Posted on: May 14, 2020 at 4:16 pm
Last updated: July 7, 2020 at 11:16 am

In a 2012 survey, seventy percent of Americans agreed that “it is sometimes necessary to discipline a child with a good, hard spanking” [1]. But spanking children may have undesired results.

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Adults sometimes hit their children to punish bad behavior, and while it might appear to be effective in the short-term, there is evidence to suggest that corporal punishment is not effective in the long-term and that it produces negative consequences for not only your child’s physical and emotional well-being but might actually make their behavior worse.

The Negative Effects of Spanking Children

Researchers from the University of Texas at Austin and the University of Michigan have found that kids who are spanked more often are more likely to defy their parents and experience an increase in anti-social behavior. They are also at an increased risk for developing aggression, mental health problems, and cognitive difficulties [2].

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The study, which was published in the Journal of Family Psychology, analyzed fifty years of research that included over 160 thousand children. 

“Our analysis focuses on what most Americans would recognize as spanking and not on potentially abusive behaviors,” says Elizabeth Gershoff, an associate professor of human development and family sciences at The University of Texas at Austin [2].

She and her colleagues found that spanking children was not only associated with detrimental outcomes, but it was largely ineffective at changing a child’s behavior, both in the immediate situation and in the future.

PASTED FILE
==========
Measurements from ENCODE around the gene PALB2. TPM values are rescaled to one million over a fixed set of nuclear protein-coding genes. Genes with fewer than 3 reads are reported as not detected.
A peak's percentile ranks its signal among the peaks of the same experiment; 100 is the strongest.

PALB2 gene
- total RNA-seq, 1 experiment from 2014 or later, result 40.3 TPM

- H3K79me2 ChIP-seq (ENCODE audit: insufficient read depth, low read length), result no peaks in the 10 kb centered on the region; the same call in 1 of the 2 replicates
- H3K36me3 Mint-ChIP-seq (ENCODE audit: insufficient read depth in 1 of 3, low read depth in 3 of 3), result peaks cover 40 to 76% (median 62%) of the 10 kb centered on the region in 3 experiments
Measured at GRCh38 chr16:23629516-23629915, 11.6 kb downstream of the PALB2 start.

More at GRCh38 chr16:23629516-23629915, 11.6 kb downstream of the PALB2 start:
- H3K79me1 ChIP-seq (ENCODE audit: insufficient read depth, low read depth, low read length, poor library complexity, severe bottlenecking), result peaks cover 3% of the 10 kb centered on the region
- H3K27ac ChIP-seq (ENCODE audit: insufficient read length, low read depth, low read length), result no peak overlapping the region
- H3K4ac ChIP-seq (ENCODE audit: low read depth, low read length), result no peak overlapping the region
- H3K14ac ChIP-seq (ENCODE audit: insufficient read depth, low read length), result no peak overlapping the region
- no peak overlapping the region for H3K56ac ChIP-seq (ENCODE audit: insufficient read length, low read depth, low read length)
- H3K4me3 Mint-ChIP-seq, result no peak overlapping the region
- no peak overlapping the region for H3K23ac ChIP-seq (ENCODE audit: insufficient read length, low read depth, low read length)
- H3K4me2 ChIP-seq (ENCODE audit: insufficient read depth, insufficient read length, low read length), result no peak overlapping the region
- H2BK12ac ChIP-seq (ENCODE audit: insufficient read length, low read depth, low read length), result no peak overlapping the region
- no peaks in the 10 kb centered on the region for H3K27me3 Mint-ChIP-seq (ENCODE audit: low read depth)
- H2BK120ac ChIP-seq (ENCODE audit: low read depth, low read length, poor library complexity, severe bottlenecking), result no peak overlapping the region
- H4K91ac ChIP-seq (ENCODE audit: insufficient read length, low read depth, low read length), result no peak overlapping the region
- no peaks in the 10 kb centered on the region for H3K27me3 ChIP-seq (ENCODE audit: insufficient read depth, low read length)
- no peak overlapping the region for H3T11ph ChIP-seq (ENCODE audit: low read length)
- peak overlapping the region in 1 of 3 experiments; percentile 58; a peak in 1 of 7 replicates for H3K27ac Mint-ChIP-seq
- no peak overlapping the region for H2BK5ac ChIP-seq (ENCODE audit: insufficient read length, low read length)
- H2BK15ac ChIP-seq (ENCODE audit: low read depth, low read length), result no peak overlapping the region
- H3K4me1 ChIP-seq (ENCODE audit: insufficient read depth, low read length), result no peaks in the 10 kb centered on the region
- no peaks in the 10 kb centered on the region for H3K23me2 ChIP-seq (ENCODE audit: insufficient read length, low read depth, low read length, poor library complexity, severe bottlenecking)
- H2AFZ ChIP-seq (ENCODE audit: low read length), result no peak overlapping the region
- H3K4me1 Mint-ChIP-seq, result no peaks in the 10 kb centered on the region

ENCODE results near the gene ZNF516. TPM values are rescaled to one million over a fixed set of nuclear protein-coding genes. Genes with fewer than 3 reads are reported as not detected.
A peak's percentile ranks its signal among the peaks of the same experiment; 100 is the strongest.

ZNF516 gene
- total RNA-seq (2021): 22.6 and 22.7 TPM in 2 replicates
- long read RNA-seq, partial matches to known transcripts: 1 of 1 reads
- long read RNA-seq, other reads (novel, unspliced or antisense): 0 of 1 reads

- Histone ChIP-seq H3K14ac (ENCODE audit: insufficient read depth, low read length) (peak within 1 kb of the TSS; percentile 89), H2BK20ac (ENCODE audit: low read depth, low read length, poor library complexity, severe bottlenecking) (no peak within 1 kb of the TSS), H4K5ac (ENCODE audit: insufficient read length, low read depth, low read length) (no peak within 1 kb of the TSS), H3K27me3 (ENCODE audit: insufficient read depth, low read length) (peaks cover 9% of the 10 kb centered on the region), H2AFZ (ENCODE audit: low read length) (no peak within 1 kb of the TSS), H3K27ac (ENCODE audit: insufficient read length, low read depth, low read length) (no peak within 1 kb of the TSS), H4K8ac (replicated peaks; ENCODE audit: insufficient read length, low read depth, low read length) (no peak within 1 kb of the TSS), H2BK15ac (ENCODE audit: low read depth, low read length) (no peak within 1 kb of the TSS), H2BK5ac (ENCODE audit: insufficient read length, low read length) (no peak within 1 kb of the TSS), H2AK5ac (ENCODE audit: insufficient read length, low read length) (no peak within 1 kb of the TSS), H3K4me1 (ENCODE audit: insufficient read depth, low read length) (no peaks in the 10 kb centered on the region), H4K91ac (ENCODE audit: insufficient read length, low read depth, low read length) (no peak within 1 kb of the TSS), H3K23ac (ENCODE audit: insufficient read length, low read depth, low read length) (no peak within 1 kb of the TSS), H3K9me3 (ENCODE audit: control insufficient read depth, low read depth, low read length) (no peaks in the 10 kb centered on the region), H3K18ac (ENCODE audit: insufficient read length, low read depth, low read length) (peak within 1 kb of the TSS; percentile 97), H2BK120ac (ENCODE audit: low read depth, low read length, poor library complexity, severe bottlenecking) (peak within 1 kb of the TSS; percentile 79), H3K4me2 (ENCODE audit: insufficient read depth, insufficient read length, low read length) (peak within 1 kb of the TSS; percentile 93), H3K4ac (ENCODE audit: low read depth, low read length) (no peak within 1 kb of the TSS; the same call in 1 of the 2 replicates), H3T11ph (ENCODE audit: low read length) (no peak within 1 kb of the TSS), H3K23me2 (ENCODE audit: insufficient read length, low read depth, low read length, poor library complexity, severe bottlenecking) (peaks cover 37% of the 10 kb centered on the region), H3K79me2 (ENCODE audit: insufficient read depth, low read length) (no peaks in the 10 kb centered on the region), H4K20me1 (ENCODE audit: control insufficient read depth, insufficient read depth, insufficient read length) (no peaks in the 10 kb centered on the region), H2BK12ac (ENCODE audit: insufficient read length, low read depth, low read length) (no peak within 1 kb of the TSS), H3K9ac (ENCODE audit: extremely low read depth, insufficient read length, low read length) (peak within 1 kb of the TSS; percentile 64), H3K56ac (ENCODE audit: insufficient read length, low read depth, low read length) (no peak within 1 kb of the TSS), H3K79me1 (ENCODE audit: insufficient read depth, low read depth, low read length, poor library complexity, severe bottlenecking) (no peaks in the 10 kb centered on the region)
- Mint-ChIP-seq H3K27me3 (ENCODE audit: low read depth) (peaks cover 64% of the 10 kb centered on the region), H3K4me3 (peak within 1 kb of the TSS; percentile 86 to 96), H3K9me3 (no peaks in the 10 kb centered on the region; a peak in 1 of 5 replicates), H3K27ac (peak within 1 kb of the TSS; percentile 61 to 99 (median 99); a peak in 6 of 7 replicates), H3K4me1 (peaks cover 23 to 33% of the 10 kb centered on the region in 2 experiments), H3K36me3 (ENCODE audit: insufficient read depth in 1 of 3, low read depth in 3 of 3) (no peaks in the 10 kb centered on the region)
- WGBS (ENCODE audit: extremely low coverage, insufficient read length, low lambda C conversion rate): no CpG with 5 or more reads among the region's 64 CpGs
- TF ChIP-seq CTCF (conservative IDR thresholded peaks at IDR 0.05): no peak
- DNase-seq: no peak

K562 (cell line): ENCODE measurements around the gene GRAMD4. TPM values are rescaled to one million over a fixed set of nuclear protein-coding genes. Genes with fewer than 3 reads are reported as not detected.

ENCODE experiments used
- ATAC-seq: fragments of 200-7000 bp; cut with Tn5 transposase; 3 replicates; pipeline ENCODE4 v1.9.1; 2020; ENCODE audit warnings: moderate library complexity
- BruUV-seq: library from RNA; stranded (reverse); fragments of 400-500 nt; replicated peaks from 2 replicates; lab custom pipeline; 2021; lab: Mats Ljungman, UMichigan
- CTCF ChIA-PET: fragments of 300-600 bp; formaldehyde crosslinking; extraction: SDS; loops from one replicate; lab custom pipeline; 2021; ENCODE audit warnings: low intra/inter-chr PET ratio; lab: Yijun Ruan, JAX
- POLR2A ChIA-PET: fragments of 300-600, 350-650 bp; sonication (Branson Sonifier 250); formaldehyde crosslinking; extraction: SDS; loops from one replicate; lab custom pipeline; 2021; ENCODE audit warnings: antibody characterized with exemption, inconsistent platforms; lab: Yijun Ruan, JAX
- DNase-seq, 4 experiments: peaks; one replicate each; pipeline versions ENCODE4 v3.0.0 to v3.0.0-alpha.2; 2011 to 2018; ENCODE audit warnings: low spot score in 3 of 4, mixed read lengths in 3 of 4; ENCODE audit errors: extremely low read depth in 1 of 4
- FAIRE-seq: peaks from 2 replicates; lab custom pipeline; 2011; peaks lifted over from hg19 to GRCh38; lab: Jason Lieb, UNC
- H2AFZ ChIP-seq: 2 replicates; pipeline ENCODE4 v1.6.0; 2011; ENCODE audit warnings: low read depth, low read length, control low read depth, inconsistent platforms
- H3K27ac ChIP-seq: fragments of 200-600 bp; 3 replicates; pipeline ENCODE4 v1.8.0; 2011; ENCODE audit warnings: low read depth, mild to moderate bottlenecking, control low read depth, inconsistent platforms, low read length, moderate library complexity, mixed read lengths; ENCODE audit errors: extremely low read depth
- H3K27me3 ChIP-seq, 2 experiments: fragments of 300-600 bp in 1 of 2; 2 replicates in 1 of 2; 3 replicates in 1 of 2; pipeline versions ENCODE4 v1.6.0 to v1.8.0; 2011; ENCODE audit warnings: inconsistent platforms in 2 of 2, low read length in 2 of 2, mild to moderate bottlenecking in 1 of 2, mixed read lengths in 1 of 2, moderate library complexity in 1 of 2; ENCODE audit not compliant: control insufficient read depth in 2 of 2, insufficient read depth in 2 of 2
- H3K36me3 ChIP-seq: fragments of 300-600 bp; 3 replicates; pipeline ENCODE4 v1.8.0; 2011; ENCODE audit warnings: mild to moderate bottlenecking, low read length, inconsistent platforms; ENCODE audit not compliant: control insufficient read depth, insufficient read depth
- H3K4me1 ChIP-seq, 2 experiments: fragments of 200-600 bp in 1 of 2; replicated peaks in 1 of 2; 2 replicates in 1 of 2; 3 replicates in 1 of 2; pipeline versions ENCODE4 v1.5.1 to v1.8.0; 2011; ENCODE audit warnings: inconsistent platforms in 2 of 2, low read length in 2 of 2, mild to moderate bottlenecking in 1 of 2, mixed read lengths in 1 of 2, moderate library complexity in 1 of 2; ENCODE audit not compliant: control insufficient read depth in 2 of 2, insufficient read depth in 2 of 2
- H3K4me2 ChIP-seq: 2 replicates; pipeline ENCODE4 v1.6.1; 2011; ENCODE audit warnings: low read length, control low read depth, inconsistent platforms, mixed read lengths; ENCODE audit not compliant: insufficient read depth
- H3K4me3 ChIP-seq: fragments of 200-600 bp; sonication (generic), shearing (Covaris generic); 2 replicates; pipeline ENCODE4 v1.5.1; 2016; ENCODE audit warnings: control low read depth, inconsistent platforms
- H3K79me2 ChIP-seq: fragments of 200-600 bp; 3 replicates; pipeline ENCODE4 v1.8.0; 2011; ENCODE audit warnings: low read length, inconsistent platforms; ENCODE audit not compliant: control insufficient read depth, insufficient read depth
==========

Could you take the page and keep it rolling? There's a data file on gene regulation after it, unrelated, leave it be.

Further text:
Gershoff and co-author Andrew Grogan-Kaylor, an associate professor at the University of Michigan School of Social Work, defined spanking as an open-handed on the behind or the extremities. They studied the effects among adults who were spanked as children and determined that they experienced more mental health problems, and were more likely to spank their own children [2].

Children who frequently receive spankings learn to associate violence with power and getting one’s own way, which is why they may become more aggressive as they get older. This might make them more likely to bully other children, and could even lead them to be more abusive in relationships when they become adults [1].

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These behavior changes may not be immediately apparent, however.

“A child doesn’t get spanked and then run out and rob a store,” Gershoff says. “There are indirect changes in how the child thinks about things and feels about things.” [3]

Spanking Vs. Physical Abuse